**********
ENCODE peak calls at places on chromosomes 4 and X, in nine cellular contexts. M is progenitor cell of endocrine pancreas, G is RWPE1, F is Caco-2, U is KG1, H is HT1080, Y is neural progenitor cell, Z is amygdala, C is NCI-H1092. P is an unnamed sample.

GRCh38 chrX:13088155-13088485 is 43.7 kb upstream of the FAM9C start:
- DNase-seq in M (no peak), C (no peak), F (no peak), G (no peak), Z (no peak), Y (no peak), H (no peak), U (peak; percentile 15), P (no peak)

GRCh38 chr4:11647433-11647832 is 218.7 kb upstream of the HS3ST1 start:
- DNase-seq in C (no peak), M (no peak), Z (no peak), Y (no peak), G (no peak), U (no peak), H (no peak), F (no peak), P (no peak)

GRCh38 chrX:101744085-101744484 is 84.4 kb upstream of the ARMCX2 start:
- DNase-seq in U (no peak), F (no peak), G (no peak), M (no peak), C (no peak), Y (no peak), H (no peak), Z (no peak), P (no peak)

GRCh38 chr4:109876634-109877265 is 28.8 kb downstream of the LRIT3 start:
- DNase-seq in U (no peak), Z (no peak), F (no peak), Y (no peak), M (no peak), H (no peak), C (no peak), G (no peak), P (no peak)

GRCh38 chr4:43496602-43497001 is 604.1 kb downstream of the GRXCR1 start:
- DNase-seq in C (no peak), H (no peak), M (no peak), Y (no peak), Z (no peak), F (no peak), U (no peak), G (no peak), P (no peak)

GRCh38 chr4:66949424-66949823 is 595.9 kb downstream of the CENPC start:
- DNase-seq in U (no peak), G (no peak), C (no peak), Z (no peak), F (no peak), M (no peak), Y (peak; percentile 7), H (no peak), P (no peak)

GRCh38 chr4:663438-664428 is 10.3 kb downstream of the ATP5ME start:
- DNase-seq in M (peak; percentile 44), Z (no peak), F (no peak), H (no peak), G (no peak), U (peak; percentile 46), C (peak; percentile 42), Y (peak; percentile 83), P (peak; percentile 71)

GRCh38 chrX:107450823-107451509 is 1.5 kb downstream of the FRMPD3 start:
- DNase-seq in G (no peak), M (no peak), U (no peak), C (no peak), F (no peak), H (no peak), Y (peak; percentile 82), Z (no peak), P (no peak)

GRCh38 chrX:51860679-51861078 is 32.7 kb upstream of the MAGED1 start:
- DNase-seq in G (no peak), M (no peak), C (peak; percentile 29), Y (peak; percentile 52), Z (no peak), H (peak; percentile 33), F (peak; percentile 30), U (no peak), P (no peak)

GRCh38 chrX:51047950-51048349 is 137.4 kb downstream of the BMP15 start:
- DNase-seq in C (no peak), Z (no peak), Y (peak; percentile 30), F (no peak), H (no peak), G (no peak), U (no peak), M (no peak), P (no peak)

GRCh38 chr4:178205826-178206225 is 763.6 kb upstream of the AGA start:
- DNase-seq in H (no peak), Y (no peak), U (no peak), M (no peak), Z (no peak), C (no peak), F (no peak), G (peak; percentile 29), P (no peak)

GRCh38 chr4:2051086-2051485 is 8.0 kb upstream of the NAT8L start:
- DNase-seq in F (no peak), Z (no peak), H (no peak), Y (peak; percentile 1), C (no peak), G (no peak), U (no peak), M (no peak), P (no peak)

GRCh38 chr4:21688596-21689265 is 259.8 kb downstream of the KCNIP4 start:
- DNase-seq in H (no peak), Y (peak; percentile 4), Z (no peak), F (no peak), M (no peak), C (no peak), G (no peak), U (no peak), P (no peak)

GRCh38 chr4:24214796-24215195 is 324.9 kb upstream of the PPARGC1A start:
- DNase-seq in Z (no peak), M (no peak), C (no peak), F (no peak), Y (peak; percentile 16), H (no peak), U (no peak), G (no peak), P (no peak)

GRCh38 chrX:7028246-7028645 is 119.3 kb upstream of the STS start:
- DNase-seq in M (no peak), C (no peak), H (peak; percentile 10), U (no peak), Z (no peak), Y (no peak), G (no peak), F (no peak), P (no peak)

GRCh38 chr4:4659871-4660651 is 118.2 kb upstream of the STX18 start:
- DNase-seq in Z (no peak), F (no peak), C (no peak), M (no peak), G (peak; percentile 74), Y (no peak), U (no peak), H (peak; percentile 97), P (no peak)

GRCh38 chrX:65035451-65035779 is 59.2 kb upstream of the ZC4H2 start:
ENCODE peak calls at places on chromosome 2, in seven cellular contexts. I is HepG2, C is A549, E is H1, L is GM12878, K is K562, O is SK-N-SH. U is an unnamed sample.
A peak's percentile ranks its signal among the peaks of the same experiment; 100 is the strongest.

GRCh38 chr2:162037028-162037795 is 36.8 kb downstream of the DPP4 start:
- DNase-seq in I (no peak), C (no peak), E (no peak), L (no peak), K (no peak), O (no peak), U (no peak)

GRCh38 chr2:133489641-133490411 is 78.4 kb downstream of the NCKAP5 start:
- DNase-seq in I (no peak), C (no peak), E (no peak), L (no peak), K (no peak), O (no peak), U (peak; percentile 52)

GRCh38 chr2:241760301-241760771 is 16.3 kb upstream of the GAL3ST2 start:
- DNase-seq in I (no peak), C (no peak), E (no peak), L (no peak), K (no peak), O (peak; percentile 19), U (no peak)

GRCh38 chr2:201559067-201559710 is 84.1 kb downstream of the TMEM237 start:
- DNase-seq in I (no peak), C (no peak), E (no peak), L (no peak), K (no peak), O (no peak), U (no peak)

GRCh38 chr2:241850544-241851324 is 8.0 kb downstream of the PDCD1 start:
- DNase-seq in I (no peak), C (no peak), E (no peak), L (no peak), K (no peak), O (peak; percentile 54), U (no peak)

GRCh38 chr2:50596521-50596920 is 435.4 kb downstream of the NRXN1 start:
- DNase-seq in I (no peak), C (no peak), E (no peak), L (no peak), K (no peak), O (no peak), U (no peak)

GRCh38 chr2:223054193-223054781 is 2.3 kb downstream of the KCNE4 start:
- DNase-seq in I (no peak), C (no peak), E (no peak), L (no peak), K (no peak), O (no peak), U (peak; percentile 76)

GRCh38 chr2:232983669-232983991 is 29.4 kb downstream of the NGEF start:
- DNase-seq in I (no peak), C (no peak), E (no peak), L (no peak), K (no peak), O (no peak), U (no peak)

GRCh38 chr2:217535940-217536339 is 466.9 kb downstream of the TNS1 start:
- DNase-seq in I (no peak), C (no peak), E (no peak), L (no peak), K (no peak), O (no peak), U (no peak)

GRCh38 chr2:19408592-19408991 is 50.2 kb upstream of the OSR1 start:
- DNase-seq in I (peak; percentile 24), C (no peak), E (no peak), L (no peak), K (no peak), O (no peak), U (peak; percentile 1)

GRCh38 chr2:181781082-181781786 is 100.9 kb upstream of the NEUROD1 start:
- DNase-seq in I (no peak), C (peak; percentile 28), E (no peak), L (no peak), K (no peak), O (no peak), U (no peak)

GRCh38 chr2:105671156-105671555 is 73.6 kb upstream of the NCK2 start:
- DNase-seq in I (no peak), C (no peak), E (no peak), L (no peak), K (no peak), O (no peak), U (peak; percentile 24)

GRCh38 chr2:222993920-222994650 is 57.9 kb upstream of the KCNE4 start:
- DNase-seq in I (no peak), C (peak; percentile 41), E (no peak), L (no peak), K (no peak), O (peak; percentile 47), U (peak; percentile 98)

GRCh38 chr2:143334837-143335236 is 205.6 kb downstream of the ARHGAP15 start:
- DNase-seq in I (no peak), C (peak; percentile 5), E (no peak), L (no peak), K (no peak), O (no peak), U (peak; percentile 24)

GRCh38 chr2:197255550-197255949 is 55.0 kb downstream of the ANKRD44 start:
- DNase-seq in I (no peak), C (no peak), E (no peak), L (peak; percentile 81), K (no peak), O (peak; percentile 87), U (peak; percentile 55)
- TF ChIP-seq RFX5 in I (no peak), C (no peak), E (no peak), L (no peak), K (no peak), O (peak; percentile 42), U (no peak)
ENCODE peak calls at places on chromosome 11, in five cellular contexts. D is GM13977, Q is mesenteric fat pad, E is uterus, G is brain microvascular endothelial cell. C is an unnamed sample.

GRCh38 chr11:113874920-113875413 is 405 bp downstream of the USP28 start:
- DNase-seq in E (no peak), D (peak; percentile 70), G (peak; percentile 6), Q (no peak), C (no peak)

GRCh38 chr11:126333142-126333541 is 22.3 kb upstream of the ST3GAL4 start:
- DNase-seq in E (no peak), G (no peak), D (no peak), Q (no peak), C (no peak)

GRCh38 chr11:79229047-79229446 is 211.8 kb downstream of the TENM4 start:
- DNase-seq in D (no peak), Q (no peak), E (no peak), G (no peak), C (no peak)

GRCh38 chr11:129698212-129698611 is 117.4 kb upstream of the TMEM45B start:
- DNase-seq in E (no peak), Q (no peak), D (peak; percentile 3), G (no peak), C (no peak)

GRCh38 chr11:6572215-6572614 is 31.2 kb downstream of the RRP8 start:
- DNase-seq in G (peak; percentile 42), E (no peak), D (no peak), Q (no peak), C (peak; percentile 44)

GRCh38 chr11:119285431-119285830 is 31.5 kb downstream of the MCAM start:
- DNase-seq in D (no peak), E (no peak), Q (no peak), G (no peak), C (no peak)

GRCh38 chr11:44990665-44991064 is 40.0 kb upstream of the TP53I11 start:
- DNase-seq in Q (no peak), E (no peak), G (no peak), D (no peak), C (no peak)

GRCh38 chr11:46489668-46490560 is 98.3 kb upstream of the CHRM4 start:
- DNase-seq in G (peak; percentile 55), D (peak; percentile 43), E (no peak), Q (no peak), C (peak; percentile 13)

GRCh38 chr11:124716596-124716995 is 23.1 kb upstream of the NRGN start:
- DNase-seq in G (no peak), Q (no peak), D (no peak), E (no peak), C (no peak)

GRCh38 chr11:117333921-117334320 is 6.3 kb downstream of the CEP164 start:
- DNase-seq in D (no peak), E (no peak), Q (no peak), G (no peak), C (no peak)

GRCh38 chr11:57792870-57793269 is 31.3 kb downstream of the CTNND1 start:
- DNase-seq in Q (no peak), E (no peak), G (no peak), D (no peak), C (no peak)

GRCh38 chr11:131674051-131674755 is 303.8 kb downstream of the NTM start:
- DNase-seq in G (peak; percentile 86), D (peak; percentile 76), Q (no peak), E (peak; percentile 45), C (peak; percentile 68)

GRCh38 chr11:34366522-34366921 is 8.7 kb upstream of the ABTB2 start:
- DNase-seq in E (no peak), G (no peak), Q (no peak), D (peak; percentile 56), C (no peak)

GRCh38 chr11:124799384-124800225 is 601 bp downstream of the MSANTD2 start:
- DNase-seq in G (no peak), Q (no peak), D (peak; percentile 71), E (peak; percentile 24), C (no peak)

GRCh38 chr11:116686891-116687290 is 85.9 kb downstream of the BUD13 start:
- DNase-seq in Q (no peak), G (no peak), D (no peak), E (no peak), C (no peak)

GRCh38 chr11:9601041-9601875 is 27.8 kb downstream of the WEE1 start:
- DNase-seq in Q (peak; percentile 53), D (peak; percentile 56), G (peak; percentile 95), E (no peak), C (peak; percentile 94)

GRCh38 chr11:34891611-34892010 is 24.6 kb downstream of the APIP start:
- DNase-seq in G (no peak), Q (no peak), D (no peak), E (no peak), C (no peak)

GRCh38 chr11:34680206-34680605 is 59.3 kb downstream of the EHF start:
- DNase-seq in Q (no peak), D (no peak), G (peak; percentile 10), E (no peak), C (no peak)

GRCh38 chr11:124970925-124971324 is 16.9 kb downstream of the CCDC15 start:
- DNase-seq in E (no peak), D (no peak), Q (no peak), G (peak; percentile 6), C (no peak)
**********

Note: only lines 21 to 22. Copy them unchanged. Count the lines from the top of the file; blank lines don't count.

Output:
- DNase-seq in C (no peak), Z (no peak), Y (peak; percentile 30), F (no peak), H (no peak), G (no peak), U (no peak), M (no peak), P (no peak)

GRCh38 chr4:178205826-178206225 is 763.6 kb upstream of the AGA start: